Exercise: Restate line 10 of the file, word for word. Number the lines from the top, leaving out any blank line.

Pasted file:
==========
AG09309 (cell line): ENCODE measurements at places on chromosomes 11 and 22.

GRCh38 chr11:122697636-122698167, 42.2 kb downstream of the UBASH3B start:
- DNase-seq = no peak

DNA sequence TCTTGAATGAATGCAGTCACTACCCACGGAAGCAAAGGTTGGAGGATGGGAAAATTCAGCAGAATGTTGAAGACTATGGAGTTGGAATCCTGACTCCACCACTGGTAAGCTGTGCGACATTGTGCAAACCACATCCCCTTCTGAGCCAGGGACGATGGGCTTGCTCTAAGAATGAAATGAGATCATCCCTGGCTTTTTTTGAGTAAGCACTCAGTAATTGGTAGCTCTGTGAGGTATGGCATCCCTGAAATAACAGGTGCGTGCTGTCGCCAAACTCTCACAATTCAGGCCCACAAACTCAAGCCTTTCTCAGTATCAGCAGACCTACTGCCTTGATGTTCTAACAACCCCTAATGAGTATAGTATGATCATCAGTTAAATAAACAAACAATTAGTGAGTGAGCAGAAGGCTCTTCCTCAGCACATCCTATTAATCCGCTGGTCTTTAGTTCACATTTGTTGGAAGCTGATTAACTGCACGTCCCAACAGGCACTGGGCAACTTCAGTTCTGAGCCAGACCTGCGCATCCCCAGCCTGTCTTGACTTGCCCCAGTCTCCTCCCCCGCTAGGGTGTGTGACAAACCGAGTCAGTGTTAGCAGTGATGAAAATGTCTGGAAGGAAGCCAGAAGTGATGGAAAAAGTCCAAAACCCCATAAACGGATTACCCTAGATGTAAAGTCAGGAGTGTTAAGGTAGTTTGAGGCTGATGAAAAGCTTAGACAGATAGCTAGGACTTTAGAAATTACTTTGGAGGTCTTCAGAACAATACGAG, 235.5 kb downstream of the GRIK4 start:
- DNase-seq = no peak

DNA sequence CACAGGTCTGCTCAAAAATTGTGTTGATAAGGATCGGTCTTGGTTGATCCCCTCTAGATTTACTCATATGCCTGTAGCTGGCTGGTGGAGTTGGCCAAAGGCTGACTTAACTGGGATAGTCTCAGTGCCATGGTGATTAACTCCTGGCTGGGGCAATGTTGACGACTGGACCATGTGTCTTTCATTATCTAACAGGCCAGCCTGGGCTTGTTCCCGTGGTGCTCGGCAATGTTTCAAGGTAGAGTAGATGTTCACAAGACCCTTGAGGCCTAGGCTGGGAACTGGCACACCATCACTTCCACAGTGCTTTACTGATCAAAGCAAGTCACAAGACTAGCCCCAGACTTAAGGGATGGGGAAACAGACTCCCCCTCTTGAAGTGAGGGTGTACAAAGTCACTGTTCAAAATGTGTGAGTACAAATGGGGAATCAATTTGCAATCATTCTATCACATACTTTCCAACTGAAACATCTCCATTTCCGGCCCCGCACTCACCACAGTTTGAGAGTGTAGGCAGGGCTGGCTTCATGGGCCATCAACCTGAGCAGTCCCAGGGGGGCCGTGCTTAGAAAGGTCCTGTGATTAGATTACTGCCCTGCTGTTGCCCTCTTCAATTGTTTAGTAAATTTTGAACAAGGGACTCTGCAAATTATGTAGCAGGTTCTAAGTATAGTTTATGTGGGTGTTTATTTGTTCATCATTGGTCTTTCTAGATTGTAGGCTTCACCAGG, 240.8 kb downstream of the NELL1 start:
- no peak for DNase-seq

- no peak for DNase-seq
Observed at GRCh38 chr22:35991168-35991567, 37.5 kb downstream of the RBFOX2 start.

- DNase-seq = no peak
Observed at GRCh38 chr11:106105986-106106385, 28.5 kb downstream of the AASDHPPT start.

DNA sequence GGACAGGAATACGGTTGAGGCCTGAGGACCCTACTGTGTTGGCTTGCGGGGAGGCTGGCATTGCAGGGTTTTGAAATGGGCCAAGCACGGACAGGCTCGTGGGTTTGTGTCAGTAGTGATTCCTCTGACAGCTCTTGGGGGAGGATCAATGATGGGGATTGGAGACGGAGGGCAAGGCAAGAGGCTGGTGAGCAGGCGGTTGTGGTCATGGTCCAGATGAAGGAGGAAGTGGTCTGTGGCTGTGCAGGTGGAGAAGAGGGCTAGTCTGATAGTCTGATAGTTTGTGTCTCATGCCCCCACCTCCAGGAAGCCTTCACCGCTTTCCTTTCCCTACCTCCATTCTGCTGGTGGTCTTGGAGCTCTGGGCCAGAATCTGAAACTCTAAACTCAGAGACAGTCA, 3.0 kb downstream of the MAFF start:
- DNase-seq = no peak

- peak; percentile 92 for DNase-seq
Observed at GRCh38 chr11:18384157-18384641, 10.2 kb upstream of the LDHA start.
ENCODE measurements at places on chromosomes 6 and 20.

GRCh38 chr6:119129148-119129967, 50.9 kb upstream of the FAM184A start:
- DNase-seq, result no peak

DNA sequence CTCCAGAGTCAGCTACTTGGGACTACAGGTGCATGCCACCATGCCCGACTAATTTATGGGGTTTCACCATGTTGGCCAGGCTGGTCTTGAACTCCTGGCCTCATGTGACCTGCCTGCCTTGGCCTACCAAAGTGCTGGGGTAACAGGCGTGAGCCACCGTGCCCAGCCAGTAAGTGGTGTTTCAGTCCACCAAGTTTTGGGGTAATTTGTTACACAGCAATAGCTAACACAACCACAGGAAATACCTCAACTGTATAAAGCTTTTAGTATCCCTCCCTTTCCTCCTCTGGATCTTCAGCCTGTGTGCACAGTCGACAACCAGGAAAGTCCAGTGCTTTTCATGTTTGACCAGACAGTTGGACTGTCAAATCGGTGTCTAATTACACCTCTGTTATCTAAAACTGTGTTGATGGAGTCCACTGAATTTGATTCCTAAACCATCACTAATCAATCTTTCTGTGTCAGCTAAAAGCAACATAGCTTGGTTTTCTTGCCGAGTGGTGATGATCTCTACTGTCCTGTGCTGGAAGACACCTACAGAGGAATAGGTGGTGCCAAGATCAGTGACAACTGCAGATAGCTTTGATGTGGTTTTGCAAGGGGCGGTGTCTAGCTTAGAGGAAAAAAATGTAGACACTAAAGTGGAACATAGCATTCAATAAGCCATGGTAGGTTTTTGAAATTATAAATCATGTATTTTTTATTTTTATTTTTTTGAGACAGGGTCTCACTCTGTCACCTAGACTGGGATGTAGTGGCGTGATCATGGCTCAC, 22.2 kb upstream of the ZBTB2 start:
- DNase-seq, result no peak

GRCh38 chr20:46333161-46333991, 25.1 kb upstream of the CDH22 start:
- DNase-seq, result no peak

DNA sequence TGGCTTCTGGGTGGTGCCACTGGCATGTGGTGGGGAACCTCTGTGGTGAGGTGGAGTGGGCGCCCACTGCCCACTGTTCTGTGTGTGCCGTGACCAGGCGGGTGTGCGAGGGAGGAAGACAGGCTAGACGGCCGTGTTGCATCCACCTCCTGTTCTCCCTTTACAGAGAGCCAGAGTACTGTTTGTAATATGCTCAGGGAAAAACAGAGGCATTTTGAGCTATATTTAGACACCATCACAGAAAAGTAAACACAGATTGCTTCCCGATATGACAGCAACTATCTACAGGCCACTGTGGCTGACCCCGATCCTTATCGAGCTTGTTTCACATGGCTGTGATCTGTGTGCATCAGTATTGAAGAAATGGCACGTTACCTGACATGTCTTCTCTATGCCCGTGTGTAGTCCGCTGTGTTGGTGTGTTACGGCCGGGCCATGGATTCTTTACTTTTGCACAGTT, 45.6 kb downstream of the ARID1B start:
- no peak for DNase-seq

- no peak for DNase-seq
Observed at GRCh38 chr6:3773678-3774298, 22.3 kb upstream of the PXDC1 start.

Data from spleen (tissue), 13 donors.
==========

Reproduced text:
- DNase-seq = no peak